Adamson, like Getch, has kids in the demographic.

“As a mom of a 14-year-old girl, I see that crew – my daughter and her friends – demanding acceptance around things that might have been wishy washy, when there is no reason for wishy washy,” Adamson said. “This is an opportunity for brands to be authentic and take a step back, look at what they stand for and express their values. If they don’t, you’re going to be able to tell.”

The role of influencers

Gen Zs depend heavily on “influencers” – YouTubers, Instagrammers and other social media personalities that recommend products or are paid by companies to represent products. Influencers resemble the celebrity spokespeople of previous generations, but they are engaged in conversation with their viewers and fans like never before.

“It’s important for brands to understand who their influencers are and who they are influencing,” Adamson said.

While influencers were emerging as a market force just five to eight years ago, said Cole, today, they are big business. There are even third-party services that aggregate influencers for brands to choose from.

“We have influencers to thank for the emergence of cult brands,” Cole said. “Gen Z identifies more with influencers with compartmentalized celebrity than it does about mainstream celebrity influence. This is a generation who cares about real genuine experience and this generation feels like influencers they follow are more relatable, more real than the mainstream.”

“Influencers can also make product promotion more organic so it doesn’t always feel like you’re watching a commercial produced via big media,” Cole added.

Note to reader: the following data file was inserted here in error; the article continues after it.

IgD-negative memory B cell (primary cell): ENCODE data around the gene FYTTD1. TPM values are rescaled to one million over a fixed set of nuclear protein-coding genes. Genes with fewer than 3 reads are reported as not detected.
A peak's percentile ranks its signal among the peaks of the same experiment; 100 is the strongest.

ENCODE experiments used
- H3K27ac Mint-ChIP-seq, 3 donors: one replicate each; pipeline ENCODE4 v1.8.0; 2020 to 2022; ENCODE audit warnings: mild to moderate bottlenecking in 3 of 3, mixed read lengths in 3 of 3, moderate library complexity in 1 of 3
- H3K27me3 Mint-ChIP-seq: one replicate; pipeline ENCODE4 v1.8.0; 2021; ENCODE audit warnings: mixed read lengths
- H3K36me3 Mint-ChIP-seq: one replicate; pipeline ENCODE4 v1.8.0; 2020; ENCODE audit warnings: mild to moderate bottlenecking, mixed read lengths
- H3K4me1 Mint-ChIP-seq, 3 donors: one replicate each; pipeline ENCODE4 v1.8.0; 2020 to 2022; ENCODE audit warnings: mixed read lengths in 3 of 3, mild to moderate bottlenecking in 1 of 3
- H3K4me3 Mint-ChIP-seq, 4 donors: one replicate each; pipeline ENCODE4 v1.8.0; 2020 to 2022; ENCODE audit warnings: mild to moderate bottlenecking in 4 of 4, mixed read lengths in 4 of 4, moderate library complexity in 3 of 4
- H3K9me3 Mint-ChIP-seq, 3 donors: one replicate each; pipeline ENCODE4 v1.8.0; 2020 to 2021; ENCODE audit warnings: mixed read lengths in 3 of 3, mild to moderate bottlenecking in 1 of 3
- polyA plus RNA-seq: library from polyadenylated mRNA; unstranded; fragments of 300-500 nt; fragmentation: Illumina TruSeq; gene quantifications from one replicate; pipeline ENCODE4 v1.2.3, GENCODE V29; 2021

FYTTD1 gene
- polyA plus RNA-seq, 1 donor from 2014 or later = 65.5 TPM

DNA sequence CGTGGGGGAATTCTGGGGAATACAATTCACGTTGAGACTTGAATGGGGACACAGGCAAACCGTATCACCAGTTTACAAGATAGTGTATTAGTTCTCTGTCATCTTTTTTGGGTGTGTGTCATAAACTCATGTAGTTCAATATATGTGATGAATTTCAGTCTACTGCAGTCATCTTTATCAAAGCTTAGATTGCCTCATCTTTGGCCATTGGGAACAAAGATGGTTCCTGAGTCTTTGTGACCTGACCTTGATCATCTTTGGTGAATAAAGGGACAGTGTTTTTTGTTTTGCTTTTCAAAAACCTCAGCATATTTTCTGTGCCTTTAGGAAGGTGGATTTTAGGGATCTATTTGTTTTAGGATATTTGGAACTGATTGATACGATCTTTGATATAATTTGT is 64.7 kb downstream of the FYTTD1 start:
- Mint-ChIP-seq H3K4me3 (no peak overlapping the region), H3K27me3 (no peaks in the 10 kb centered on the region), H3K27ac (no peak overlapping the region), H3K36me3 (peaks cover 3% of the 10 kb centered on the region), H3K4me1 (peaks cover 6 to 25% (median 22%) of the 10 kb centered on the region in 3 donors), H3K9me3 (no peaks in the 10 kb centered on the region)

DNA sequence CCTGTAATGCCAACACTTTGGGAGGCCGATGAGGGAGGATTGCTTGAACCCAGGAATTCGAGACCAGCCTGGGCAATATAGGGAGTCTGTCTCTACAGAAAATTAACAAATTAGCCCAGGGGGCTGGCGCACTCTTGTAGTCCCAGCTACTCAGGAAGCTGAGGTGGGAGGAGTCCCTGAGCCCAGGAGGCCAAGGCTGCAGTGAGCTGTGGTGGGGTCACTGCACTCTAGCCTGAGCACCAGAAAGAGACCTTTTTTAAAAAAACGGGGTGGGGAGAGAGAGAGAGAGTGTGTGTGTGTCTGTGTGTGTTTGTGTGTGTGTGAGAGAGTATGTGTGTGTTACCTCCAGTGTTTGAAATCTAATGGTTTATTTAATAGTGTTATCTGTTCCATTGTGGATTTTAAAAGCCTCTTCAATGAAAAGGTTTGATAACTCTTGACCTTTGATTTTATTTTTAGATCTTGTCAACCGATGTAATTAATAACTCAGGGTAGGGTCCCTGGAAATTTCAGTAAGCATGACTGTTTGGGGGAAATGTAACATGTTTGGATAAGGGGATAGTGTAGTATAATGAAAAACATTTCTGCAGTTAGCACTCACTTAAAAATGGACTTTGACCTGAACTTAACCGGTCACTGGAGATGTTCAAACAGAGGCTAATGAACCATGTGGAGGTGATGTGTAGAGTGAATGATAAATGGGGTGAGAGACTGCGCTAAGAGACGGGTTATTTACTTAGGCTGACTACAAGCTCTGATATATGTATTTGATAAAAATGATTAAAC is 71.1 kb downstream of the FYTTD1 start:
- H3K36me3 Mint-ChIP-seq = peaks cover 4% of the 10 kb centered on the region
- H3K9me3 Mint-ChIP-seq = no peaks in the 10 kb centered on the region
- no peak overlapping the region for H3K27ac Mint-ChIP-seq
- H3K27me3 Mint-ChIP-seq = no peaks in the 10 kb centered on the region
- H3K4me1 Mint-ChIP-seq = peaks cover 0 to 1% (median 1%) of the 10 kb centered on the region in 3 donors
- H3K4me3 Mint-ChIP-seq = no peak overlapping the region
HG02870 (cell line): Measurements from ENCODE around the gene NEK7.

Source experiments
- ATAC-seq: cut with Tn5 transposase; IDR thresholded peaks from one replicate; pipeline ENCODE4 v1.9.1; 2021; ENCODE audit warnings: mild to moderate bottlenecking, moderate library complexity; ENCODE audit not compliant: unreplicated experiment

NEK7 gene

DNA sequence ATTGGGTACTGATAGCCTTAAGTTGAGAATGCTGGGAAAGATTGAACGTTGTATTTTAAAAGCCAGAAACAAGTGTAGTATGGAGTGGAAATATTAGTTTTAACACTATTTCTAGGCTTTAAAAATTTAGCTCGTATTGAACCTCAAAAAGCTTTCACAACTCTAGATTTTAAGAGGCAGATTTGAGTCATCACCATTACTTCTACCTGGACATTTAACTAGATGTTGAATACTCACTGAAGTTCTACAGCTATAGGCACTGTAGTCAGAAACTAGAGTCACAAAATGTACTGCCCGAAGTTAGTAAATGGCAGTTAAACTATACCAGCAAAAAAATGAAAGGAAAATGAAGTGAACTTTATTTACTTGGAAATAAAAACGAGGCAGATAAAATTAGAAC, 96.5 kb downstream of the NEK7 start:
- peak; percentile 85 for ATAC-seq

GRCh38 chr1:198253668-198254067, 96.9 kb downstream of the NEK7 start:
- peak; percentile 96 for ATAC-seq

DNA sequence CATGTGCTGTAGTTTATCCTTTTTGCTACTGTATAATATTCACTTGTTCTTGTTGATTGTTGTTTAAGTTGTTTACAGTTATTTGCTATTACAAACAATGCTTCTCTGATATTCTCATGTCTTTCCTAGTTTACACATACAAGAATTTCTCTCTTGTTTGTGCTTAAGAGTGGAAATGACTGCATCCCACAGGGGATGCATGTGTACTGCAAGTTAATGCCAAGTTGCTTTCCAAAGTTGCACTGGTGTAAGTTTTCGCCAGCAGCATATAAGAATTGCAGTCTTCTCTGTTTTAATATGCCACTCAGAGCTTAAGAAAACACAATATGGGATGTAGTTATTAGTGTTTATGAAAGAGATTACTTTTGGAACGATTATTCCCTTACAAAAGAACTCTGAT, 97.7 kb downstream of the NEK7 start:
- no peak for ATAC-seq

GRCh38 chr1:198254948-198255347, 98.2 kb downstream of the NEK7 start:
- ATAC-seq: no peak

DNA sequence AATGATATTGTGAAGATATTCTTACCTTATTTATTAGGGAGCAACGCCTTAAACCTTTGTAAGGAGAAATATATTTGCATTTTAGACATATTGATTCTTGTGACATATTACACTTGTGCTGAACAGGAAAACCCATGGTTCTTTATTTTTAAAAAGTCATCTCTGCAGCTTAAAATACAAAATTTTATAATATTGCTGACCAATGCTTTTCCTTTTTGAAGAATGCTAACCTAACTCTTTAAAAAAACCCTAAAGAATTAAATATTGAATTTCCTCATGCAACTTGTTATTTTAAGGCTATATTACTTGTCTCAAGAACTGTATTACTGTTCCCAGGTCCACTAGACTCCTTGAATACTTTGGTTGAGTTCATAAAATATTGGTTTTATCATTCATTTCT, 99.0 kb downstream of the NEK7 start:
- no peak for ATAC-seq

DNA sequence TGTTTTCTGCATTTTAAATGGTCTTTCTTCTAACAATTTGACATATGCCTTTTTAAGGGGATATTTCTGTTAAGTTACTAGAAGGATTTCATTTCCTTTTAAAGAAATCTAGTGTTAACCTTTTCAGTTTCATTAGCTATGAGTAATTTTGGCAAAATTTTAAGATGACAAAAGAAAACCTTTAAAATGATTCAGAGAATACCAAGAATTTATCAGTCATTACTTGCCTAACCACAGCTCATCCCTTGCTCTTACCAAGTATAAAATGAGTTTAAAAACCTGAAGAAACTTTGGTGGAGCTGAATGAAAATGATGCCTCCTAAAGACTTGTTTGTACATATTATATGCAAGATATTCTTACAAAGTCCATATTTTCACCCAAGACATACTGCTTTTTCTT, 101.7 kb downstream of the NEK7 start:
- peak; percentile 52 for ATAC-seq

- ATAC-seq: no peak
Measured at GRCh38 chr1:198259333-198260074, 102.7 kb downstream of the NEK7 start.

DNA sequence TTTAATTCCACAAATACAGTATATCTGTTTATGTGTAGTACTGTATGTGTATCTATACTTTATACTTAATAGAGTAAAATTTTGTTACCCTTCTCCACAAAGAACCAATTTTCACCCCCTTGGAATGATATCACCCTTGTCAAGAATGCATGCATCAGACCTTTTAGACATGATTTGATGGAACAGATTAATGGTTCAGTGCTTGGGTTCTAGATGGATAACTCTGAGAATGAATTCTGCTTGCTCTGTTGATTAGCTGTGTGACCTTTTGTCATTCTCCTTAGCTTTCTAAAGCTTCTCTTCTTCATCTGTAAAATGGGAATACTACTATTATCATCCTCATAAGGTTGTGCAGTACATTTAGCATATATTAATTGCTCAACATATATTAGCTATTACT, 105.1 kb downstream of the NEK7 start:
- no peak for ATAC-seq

Getch said that influencer marketing, in its growth, has become “almost very seedy,” and he pointed to micro-influencers, those social media personalities with a smaller but intensely devoted and engaged following, as an emerging marketing tool for brands.

Whether it’s creating a culture of influencers, forcing brand transparency or demanding personal customization, Gen Z is certain to be the defining force in tomorrow’s markets.

“We could not have totally predicted Gen Zs’ market behaviors (that) have taken shape in their coming of age,” Cole said, “but we do know that the pendulum has swung, and it means that real connections are mandatory now and I don’t see that swing back the other way anytime soon.”

Kevin Getch
KEVIN GETCH Webfor

Future Proofing

Gen Z appears to be driving the culture toward more ubiquitous use of artificial intelligence, or AI, capabilities. Webfor’s Kevin Getch is writing a book about the macro trends of consumer behavior toward more personalized, predictive and proactive technology. He said the next “land grab” in technology development will be in personal assistant-type technology, in which devices prompt users to make every day decisions, such as following-up on appointments, buying airline tickets, managing recurring grocery purchases and more. The possibilities seem limitless, and Gen Z doesn’t look at privacy as hurdle in the same way older people do. Gen Z, he said, doesn’t mind “trading some of their privacy for convenience to get a personalized result.”

His book, “Future Proof Your Marketing: How to Win at Digital Marketing – Now and During the Artificial Intelligence Revolution,” will help business owners, executives and marketing managers understand the current marketing landscape as well as the massive changes that are coming, and provide them with a framework to develop an adaptable customer-centric marketing strategy. It will be available in print and digital format at Amazon, launching on July 26 at Webfor’s 10-year anniversary party 3:30 to 5:30 p.m. at the Webfor office, 1002 Main St., in Vancouver.